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When your private space is actually a public space


Well-known member
Last week, I called up Nagaraj. Until the lockdown came about, Nagaraj used to come regularly at 6 am and clean our car. Besides wanting to know how to transfer his month’s wages to him, I was keen to know how he was. Nagaraj told me that conditions were tough; getting food and other essentials was difficult, and there was no work. But that was still bearable, he said. His real misery was that he had to spend 24 hours a day, everyday, cooped up with the five other members of his family in one room. I could almost hear him cry, talking about it.

That’s when it struck me that while the lockdown is hard for everyone, the ones who are miserable, in a different way, are the urban poor. What’s new, you may ask? But just think about how precious it is for every individual to have a little private space, even if for a limited time.

For the urban upper-and middle-class, it’s not too bad. Most people today stay in a flat. Families are not too large either — a couple and one or two kids (though some are larger, with parents/in-laws/ relatives living together as well). But there is still some place in the flat to hide oneself for some time; the tiny balcony, the small entrance-way or even the storeroom. So, in some sense, they can sneak in a private moment. And then there is the building complex to stroll around in. There is some corner, some terrace, some stairwell, some scooter or car park, to find a quiet space.

In rural India, it’s even easier. Just step out to the field or orchard at the back, behind a large tree or on a quiet path.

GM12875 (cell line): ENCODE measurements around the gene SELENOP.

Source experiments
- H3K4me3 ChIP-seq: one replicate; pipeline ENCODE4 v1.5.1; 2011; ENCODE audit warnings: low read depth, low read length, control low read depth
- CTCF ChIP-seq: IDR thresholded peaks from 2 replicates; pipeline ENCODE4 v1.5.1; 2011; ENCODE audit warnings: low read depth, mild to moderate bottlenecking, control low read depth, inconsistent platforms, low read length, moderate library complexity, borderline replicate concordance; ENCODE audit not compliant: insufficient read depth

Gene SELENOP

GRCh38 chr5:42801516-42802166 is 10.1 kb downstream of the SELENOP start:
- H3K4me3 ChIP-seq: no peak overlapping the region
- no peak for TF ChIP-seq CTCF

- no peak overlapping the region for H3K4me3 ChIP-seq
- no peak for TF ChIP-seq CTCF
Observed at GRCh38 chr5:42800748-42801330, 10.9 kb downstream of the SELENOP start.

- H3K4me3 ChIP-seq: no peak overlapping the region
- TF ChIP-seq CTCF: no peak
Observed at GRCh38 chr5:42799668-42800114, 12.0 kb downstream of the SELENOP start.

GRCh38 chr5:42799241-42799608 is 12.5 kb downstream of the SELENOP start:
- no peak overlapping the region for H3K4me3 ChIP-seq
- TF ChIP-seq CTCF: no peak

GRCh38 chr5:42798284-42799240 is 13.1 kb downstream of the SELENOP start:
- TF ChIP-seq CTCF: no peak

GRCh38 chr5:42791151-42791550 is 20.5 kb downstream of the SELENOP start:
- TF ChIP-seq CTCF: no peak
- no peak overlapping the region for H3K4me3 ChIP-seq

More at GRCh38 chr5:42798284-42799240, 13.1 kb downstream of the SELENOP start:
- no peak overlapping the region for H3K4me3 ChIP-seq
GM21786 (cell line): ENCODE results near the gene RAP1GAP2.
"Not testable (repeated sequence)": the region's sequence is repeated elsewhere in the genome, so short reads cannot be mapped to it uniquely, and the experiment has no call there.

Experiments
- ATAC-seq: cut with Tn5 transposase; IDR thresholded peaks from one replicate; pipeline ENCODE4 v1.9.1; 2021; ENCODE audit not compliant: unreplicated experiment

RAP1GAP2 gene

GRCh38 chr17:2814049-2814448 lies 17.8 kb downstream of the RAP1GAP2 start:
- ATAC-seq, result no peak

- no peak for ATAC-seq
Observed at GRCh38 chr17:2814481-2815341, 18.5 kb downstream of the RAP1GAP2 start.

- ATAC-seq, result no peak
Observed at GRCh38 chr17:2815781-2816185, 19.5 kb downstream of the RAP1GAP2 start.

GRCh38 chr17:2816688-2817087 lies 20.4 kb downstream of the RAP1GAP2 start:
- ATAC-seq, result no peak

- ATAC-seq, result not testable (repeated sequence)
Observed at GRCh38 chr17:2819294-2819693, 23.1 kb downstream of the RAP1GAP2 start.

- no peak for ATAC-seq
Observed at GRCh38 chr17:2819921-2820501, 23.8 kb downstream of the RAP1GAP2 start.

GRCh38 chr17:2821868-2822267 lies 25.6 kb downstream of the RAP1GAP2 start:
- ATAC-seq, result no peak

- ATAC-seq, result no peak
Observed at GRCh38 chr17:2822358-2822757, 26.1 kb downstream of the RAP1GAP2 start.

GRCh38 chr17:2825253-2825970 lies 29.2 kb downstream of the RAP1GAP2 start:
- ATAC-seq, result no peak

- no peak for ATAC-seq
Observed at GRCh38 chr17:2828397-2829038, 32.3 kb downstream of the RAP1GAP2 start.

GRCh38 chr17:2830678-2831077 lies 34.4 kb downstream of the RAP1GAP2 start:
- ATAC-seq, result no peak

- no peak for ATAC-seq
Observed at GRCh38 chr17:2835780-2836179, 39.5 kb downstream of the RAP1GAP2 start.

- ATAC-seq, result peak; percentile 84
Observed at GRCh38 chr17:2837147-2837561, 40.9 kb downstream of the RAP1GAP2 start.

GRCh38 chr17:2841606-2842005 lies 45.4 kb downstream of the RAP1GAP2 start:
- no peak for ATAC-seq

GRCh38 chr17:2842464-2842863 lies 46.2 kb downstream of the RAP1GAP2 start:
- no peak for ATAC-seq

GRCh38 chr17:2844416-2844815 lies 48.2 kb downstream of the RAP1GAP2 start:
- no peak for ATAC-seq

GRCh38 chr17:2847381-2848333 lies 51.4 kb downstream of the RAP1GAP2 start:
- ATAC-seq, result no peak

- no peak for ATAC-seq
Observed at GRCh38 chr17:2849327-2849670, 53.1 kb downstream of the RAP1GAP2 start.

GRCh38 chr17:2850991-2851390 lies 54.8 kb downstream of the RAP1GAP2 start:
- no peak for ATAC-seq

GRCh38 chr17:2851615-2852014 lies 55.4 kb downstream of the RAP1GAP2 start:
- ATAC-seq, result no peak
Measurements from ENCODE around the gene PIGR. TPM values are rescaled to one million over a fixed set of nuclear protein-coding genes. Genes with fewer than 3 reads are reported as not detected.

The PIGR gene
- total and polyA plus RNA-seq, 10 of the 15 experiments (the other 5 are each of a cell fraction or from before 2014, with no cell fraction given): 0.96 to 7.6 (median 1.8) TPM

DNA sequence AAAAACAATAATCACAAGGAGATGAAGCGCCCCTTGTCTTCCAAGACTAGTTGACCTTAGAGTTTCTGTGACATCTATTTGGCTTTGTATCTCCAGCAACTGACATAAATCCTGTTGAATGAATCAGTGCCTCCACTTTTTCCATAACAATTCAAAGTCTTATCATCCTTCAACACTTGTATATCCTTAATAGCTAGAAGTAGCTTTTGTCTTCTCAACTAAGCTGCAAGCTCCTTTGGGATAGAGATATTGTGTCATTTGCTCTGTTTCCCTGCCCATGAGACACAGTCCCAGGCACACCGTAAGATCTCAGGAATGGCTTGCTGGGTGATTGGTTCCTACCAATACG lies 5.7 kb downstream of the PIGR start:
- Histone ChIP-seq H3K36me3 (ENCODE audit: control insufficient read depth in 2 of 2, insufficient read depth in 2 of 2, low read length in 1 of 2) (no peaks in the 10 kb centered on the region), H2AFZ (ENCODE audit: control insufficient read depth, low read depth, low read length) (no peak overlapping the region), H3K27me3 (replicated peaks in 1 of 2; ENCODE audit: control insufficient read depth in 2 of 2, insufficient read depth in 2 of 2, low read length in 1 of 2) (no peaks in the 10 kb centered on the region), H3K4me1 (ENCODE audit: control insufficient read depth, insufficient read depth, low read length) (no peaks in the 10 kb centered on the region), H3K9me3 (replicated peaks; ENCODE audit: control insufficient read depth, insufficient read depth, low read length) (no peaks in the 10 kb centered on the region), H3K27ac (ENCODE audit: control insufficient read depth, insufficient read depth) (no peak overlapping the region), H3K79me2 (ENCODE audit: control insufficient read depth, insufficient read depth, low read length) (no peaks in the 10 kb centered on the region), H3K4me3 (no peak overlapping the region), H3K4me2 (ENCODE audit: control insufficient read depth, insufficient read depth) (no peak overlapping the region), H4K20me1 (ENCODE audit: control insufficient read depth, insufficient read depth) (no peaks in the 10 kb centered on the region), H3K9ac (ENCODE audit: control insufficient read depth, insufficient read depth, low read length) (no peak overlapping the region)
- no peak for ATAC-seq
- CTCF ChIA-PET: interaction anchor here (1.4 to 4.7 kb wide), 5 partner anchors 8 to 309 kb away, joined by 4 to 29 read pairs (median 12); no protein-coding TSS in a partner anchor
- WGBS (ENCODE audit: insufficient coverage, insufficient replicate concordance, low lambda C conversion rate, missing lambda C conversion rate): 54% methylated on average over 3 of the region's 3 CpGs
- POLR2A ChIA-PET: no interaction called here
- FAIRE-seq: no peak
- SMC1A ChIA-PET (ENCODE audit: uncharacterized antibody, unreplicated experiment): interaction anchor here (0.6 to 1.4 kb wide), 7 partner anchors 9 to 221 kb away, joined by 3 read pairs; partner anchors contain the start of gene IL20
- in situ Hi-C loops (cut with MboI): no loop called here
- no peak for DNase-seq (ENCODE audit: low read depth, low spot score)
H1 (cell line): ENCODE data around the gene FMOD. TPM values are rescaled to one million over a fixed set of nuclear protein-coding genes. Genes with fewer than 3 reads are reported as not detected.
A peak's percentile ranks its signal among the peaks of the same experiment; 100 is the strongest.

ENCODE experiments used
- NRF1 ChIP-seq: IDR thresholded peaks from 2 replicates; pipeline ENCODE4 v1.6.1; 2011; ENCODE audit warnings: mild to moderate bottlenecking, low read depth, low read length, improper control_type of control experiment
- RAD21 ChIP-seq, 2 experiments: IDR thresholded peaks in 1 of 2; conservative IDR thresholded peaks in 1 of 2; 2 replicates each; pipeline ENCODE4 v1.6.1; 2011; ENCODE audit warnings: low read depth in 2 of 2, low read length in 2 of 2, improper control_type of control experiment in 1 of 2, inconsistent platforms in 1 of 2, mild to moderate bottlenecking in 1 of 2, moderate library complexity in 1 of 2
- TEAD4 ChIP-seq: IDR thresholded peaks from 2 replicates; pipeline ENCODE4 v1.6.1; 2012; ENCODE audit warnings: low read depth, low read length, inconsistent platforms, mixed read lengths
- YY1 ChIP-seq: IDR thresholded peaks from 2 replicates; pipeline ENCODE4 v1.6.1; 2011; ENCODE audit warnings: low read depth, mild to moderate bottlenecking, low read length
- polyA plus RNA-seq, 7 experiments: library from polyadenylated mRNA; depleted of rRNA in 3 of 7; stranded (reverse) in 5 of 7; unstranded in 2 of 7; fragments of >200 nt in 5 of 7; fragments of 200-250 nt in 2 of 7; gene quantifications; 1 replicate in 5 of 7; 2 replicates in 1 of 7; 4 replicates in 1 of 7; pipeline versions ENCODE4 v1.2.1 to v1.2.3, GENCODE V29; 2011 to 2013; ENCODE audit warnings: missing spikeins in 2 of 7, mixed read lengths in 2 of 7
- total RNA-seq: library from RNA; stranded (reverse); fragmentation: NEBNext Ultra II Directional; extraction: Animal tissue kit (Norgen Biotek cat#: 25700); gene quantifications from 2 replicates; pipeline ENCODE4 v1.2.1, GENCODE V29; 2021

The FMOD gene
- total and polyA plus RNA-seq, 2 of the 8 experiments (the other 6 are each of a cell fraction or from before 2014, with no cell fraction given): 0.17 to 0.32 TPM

But it’s the urban lower-middle-class and poor who face the maximum brunt of this aspect of the lockdown. For people such as Nagaraj, being stuck with five other people — sure, family members — in a single room the whole day and night is suffocating. Even when you step outside the slum, where do you go? There are people all around who know you, and who you feel are looking at you. After some time, everyone is irritating you, and you are irritating everyone.

As the lockdown continues and could extend again, either continuously or intermittently, society needs to find ways to help people find privacy. Lockdown systems have to take this into account to reduce the misery, and not just the economic plight, of people most affected. Technology can help, such as by automatically permitting to move around on a rotational basis, while being safe so that social distancing is maintained. That way, people can find a quiet space for a short time, at least.

In the long-term, we need to think even more about our public places in urban areas, and how we can make them more hygienic, more comfortable, and more inspiring, recognising that for most urban Indians, it’s not really a public place, it’s your most private place.


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